Mesa's Soumalee McNamara wins annual teaching award

Soumalee McNamara, a teacher at Salk Elementary in Mesa, was the Excellence in Education Teacher of the Year for radio station 99.9 KEZ FM and Taylor Morrison. Retiring KEZ radio personality Marty Manning gave her the award.

A Mesa Public Schools teacher is being celebrated for her dedication to her students and their academic goals. 

Soumalee McNamara, a fourth-grade teacher at Salk Elementary School, recently received this year’s Excellence in Education Teacher of the Year Award from Phoenix radio station 99.9 KEZ and Taylor Morrison, a national builder and developer based in Scottsdale. 

McNamara was presented with a check for $999 at a luncheon hosted at the Hyatt Regency at Gainey Ranch for the nine teachers who had won the radio station’s monthly award. 

 “It’s still surreal to me, I’m so humbled by it all,” said McNamara. “This was my personal five-year goal and I’ve reached it — it feels great.” 

Each month during the school year, a Valley K-12 teacher is selected from nomination entries to be recognized for “their outstanding contribution to education.” 

At the end of the school year, all of the teachers gather together for a banquet where one special teacher is awarded the overall Excellence in Education Teacher of the Year Award. 

The luncheon also marked the last that KEZ radio host Marty Manning presided over.

Manning, who has been handing out the monthly and annual teacher awards for 14 years, is retiring after a 50-year career in the radio industry.

McNamara said she couldn’t be more thrilled to be recognized for something she has a burning passion for.  

“For me, seeing the growth over a long period of time and the impact you can have on even just one student is so rewarding,” she said. “Because in the moment, you don’t think you have an impact on a kid, but as the years go by and the fact that they still want that connection with you — that’s what makes it all worth it.”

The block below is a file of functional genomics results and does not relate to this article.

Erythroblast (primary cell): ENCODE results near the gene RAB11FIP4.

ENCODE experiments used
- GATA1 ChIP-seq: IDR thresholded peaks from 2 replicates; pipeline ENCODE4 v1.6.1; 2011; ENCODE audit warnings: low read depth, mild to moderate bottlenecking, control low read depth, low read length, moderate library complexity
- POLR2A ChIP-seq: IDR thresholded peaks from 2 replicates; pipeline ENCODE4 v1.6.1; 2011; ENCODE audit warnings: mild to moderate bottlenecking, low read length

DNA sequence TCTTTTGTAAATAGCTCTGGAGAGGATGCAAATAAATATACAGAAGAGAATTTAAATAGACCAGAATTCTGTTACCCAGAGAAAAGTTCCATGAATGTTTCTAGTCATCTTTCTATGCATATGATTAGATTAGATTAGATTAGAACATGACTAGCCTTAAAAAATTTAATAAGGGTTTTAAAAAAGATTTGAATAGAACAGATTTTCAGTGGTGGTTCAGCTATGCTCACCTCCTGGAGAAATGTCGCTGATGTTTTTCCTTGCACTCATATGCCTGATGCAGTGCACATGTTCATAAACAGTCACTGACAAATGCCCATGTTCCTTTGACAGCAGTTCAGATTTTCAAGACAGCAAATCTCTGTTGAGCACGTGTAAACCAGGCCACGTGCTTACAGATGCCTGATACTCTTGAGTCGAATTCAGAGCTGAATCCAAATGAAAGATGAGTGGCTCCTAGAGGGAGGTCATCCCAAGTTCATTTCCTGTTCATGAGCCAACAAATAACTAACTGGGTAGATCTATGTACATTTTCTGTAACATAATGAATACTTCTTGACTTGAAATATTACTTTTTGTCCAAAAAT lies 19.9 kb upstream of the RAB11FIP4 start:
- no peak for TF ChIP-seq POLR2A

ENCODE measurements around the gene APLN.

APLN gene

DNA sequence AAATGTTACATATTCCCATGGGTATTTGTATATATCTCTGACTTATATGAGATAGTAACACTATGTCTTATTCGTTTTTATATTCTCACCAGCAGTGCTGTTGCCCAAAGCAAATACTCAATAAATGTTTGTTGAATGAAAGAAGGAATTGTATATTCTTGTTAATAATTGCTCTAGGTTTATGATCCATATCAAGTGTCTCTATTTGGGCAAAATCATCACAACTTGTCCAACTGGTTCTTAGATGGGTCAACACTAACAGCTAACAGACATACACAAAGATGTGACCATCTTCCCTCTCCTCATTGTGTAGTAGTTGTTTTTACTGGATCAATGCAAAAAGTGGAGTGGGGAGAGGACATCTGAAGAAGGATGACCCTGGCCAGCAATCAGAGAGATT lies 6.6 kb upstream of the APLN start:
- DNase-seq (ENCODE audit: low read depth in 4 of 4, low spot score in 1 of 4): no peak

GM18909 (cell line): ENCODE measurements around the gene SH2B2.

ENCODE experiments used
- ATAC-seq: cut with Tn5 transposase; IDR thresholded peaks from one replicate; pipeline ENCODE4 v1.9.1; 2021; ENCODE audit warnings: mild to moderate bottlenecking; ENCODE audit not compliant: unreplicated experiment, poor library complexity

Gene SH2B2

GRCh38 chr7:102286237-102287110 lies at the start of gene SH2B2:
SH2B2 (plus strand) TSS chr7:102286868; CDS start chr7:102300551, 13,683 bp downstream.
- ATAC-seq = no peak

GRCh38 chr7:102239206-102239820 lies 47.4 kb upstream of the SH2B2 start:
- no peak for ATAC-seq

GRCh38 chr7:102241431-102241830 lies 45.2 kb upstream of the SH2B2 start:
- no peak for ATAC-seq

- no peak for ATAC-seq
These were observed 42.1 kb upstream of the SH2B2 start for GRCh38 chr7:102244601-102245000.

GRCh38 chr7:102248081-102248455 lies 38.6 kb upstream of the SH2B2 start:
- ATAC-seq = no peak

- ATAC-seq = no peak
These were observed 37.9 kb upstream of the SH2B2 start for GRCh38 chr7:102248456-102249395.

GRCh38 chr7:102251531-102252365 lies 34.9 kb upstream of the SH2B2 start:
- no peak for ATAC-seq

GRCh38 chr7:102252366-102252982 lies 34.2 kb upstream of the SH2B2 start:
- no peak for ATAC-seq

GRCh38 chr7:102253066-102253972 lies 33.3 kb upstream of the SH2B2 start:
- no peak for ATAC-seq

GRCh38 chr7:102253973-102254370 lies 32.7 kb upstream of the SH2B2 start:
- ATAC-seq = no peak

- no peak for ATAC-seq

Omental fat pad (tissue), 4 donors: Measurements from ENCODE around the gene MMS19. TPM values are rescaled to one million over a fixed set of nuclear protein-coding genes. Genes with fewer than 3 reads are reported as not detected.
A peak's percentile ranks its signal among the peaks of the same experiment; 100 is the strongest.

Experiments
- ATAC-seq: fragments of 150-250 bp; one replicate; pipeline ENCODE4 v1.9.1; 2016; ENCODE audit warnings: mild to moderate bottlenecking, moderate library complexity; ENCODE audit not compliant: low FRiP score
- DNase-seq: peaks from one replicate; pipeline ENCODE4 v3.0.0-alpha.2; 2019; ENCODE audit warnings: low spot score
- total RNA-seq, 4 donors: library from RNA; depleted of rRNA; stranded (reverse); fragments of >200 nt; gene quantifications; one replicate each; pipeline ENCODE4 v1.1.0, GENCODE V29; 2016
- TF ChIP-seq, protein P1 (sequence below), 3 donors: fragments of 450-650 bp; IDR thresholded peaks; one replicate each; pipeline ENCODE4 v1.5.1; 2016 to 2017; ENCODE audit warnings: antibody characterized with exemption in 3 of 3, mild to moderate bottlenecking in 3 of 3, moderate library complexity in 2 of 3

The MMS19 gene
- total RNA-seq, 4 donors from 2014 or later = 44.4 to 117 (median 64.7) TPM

McNamara got into teaching five years ago, and never looked back.

The teacher previously worked in the restaurant and service industry, but said she was inspired to get into teaching after she did volunteer work involving children. 

“I had opportunities to volunteer with children and I fell in love with it,” she said. “I spoke to some people, especially my dad because he’s a retired teacher, and he said, ‘I think this could be your calling.’” 

McNamara studied early childhood education at Scottsdale Community College before transferring to Northern Arizona University for a bachelor’s in early education. 

She’s now pursuing a master’s degree in Educational Leadership at NAU and is teaching fourth grade at the Mesa Elementary School. 

McNamara said she prides herself in her approach to teaching and always strives to make her students feel included and valued. 

“I really thought about the social emotional needs of students,” she said. “I realize that school isn’t necessarily their whole life, but that they spend a majority of their time with us. I started treating my students as if they were my own family.” 

“I would bring them food, spend lunch with them or do fun activities to make them feel included,” she continued. “There are a lot of kids I work with who don’t have that connection in their home life, so I found it really important to build those relationships and maintain them.” 

But teaching isn’t always smooth sailing, she admitted. 

The most challenging part, McNamara said, is dealing with large class size — last year, she had a class size of 31. 

“With the class sizes, I don’t ever feel like I’m doing everything I can because the size is so large,” she said. “But you do what you can with what you have.” 

In April, McNamara received April’s Teacher of the Month Award, but said she didn’t think she had a shot at winning the overall teacher of the year award. 

McNamara is now gearing up to put her prize money back into her classroom, ensuring that all of her students have the necessary supplies and support that they need. 

She’s also very thankful that an award of this nature, especially for educators, exists, she said. 

“I think it’s so important because we’re in a service of giving without really taking much time for ourselves,” she said. “It feels good to have an adult recognize you for doing something.”

“I’m talking to 10-year-olds all day and they can tell me I’m great,” she continued. “But when you hear it from another adult, you feel somewhat validated and it gives you a lot more fuel to keep going.”

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